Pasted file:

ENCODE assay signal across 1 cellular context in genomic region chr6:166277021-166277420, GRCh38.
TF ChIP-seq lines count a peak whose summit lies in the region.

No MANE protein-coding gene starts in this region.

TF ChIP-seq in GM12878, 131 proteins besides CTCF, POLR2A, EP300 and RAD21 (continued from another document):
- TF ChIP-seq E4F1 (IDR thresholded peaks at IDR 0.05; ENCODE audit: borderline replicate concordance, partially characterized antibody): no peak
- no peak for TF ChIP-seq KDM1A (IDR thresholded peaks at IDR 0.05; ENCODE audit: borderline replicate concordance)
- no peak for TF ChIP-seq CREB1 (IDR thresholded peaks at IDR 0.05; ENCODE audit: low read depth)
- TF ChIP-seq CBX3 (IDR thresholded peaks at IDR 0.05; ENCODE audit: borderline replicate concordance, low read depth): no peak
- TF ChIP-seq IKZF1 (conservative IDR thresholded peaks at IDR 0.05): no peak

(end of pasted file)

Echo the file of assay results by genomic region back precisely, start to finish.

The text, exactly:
ENCODE assay signal across 1 cellular context in genomic region chr6:166277021-166277420, GRCh38.
TF ChIP-seq lines count a peak whose summit lies in the region.

No MANE protein-coding gene starts in this region.

TF ChIP-seq in GM12878, 131 proteins besides CTCF, POLR2A, EP300 and RAD21 (continued from another document):
- TF ChIP-seq E4F1 (IDR thresholded peaks at IDR 0.05; ENCODE audit: borderline replicate concordance, partially characterized antibody): no peak
- no peak for TF ChIP-seq KDM1A (IDR thresholded peaks at IDR 0.05; ENCODE audit: borderline replicate concordance)
- no peak for TF ChIP-seq CREB1 (IDR thresholded peaks at IDR 0.05; ENCODE audit: low read depth)
- TF ChIP-seq CBX3 (IDR thresholded peaks at IDR 0.05; ENCODE audit: borderline replicate concordance, low read depth): no peak
- TF ChIP-seq IKZF1 (conservative IDR thresholded peaks at IDR 0.05): no peak